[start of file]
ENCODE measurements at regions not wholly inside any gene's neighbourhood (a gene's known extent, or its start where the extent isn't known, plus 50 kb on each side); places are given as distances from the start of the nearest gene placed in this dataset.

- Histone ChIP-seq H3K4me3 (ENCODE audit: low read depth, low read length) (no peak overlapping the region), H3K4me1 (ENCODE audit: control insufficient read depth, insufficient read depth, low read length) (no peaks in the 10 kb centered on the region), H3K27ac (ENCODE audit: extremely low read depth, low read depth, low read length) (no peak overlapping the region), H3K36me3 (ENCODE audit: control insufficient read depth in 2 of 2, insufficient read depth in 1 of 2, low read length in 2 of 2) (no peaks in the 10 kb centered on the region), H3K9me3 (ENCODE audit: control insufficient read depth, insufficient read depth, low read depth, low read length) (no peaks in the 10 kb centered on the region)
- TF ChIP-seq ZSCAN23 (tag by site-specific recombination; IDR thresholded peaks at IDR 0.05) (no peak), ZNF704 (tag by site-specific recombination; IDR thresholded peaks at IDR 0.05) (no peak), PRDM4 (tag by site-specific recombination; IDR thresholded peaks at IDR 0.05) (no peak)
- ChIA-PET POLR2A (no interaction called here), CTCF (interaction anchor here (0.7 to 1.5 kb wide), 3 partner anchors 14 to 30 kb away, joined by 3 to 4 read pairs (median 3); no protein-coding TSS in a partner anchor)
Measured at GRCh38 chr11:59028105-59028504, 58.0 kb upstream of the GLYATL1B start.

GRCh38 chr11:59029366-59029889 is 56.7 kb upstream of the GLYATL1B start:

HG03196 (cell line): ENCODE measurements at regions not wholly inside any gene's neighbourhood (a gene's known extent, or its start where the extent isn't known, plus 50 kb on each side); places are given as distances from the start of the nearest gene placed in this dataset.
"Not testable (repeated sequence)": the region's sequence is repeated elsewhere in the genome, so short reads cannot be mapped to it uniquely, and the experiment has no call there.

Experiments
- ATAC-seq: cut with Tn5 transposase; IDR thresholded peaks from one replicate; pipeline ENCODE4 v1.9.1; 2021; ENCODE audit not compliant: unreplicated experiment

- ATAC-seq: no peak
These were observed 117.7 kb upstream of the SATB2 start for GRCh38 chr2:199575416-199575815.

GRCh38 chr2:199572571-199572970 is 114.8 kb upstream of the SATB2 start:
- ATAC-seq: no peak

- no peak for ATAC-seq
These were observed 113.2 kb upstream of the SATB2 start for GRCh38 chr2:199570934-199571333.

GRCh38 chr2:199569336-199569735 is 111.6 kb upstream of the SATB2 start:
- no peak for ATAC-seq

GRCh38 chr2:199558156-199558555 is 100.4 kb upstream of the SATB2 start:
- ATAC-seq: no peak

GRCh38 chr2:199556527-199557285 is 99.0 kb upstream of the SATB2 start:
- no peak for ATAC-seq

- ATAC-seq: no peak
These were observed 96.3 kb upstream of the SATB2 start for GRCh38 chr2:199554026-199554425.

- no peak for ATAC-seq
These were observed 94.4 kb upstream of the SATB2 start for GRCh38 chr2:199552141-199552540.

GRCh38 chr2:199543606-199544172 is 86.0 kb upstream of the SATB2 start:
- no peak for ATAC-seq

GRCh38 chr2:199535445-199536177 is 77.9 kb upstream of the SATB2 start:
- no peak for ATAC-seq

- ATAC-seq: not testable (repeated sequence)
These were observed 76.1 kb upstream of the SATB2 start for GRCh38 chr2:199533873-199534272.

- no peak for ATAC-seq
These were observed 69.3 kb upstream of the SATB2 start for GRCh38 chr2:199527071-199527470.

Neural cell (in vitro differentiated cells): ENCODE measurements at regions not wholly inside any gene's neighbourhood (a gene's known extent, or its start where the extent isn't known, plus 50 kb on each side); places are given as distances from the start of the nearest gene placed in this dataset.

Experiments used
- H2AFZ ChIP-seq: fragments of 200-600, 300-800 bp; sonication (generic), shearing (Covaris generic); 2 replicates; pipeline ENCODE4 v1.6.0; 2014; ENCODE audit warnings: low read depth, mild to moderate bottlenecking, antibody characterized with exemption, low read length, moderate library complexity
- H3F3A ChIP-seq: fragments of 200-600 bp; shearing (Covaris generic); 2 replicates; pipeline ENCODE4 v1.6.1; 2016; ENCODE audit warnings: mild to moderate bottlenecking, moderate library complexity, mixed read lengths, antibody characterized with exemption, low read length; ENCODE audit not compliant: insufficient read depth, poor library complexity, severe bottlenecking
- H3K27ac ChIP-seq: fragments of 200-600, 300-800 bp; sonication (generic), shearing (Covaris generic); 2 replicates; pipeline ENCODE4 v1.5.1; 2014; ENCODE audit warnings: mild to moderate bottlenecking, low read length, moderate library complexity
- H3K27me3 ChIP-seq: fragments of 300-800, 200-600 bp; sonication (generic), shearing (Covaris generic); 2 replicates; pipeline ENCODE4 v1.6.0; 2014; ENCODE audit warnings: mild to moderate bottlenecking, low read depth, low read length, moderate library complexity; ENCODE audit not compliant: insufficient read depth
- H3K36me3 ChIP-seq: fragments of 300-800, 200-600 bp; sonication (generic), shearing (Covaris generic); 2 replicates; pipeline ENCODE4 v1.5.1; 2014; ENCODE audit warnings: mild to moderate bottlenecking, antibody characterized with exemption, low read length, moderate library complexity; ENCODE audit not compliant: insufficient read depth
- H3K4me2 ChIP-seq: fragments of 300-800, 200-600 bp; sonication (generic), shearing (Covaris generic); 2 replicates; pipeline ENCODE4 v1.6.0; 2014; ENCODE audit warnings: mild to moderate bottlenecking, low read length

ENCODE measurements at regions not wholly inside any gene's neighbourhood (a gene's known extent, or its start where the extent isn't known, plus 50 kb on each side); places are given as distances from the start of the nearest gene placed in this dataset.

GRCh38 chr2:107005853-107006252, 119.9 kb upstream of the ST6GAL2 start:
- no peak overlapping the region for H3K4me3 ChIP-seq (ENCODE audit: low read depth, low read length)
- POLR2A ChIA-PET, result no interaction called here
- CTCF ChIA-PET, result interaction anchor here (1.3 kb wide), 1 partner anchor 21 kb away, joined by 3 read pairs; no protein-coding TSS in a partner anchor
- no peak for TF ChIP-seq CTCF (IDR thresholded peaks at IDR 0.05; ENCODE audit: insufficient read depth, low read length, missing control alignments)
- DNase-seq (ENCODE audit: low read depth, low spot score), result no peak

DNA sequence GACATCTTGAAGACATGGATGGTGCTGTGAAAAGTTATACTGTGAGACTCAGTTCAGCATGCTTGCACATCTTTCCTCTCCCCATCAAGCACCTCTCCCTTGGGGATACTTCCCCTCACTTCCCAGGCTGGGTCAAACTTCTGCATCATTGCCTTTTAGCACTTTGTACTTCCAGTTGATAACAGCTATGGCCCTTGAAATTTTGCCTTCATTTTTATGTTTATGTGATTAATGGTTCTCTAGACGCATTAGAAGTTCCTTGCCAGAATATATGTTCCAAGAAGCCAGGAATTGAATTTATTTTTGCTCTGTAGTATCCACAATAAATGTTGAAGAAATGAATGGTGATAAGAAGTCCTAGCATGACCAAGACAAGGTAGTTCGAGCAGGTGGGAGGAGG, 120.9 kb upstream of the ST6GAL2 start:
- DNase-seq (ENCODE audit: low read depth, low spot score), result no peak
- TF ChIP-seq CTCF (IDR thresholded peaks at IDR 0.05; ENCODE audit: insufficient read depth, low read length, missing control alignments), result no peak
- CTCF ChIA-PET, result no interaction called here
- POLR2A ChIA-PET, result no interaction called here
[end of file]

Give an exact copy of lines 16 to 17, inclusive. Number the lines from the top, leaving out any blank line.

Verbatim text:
These were observed 113.2 kb upstream of the SATB2 start for GRCh38 chr2:199570934-199571333.

GRCh38 chr2:199569336-199569735 is 111.6 kb upstream of the SATB2 start: